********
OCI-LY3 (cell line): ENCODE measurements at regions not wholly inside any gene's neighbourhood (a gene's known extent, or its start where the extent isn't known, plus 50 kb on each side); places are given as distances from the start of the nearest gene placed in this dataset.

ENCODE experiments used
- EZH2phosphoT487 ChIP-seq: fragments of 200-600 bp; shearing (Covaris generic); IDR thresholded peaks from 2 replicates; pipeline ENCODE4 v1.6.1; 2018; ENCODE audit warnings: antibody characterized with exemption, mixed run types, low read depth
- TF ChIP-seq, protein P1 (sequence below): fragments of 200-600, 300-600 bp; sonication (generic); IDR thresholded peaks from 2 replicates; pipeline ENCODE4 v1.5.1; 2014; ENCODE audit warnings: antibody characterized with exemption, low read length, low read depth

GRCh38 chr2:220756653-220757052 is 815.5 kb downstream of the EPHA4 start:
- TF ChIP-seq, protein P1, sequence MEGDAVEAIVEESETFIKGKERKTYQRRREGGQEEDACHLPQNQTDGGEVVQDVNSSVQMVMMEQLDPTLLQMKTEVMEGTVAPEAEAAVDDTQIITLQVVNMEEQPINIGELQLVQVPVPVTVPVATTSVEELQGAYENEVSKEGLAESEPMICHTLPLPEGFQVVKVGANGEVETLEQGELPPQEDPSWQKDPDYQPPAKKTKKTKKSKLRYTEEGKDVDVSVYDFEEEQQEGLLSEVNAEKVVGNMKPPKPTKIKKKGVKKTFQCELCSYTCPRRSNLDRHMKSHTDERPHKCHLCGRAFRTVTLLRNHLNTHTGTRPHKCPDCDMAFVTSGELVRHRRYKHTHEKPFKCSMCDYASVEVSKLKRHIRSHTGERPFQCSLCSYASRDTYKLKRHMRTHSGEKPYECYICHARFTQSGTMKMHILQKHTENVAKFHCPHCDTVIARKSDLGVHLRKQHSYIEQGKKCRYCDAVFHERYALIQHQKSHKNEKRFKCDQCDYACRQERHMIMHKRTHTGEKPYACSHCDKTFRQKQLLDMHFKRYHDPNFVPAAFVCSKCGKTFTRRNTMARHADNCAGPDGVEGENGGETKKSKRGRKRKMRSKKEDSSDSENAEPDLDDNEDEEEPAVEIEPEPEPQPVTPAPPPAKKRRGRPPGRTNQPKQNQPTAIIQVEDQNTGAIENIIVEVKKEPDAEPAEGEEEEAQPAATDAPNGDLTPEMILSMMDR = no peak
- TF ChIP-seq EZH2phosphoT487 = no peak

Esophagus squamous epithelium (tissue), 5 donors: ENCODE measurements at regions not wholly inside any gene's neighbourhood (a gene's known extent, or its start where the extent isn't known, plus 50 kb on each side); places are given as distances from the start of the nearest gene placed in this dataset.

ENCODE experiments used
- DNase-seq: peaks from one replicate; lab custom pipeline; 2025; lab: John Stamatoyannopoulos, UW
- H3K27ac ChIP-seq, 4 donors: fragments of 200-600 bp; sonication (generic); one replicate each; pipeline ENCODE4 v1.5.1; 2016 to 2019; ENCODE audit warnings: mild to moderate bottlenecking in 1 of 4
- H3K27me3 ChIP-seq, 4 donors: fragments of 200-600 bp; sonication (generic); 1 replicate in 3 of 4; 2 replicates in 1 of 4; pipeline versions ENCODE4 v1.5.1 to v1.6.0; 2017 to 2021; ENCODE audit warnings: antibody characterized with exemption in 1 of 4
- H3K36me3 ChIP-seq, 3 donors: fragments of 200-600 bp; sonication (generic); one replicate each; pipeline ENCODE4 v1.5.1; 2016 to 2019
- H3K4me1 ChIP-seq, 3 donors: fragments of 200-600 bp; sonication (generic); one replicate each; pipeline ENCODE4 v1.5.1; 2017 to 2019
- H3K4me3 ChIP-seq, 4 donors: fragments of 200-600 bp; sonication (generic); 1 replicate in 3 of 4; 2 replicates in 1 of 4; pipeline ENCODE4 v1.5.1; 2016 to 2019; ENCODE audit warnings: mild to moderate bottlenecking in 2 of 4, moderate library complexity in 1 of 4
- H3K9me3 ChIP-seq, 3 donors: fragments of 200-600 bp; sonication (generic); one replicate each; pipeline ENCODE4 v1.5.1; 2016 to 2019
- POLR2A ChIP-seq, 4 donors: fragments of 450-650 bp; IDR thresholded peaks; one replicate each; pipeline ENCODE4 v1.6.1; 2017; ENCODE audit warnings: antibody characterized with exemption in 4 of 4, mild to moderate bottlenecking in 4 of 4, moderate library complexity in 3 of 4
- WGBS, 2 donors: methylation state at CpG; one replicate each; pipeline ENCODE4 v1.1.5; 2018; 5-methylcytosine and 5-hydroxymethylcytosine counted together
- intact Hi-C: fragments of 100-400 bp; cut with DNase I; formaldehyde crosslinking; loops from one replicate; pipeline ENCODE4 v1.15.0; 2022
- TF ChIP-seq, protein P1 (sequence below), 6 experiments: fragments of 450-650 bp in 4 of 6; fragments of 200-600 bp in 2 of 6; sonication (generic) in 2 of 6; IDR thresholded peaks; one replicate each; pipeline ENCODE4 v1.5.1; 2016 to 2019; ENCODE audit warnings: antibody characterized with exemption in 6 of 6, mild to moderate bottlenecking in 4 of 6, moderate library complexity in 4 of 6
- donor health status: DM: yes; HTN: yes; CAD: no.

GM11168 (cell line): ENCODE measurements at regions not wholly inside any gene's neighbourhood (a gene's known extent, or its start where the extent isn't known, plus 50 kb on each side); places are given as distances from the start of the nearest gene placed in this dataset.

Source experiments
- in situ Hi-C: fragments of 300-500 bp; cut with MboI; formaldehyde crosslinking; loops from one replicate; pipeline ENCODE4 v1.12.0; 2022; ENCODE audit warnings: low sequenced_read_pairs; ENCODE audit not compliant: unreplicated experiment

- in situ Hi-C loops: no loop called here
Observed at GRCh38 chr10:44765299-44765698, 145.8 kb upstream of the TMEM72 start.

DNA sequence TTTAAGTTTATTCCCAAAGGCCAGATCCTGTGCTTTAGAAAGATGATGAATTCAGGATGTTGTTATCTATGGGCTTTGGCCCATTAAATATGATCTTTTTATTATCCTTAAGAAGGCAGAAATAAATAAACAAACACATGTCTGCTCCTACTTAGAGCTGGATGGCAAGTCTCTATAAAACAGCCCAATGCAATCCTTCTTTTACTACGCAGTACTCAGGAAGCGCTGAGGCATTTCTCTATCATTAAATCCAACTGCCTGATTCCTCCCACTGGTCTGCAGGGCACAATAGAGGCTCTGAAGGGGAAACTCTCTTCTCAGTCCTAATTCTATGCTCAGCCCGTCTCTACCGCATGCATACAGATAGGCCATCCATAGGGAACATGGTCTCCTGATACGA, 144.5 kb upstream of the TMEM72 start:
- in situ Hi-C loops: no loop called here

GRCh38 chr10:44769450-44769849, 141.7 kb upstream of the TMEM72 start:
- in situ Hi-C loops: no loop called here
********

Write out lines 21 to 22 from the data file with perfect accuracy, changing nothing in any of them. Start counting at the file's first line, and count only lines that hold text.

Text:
- donor health status: DM: yes; HTN: yes; CAD: no.

GM11168 (cell line): ENCODE measurements at regions not wholly inside any gene's neighbourhood (a gene's known extent, or its start where the extent isn't known, plus 50 kb on each side); places are given as distances from the start of the nearest gene placed in this dataset.